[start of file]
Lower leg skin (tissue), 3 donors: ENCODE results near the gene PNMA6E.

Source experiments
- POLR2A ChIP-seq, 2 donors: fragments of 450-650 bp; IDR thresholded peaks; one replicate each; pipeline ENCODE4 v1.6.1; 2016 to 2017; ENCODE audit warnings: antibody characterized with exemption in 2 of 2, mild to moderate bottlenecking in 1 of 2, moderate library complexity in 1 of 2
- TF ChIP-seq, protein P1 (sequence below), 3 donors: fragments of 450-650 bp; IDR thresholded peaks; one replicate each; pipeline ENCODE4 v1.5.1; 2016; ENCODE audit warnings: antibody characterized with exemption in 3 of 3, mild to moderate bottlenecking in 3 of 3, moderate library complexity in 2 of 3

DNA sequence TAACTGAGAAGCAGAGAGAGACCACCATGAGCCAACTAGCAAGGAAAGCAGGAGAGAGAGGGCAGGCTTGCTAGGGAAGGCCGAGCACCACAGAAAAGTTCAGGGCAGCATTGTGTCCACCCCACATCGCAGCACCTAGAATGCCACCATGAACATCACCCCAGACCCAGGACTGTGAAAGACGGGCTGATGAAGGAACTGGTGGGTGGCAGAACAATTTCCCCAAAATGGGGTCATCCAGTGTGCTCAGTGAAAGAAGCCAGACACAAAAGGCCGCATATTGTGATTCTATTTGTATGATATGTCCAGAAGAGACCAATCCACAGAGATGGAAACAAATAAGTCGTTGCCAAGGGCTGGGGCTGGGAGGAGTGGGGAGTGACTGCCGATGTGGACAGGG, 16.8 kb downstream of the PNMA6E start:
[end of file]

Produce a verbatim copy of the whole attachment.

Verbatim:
Lower leg skin (tissue), 3 donors: ENCODE results near the gene PNMA6E.

Source experiments
- POLR2A ChIP-seq, 2 donors: fragments of 450-650 bp; IDR thresholded peaks; one replicate each; pipeline ENCODE4 v1.6.1; 2016 to 2017; ENCODE audit warnings: antibody characterized with exemption in 2 of 2, mild to moderate bottlenecking in 1 of 2, moderate library complexity in 1 of 2
- TF ChIP-seq, protein P1 (sequence below), 3 donors: fragments of 450-650 bp; IDR thresholded peaks; one replicate each; pipeline ENCODE4 v1.5.1; 2016; ENCODE audit warnings: antibody characterized with exemption in 3 of 3, mild to moderate bottlenecking in 3 of 3, moderate library complexity in 2 of 3

DNA sequence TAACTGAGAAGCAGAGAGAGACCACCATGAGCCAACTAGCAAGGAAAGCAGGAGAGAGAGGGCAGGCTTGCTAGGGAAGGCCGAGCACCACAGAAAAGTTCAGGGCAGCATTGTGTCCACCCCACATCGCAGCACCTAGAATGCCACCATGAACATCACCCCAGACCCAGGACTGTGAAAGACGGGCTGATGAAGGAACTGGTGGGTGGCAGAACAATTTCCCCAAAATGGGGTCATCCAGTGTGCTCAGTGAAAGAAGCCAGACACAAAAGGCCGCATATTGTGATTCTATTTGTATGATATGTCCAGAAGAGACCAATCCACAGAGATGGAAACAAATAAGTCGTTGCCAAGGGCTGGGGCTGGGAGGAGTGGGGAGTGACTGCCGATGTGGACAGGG, 16.8 kb downstream of the PNMA6E start: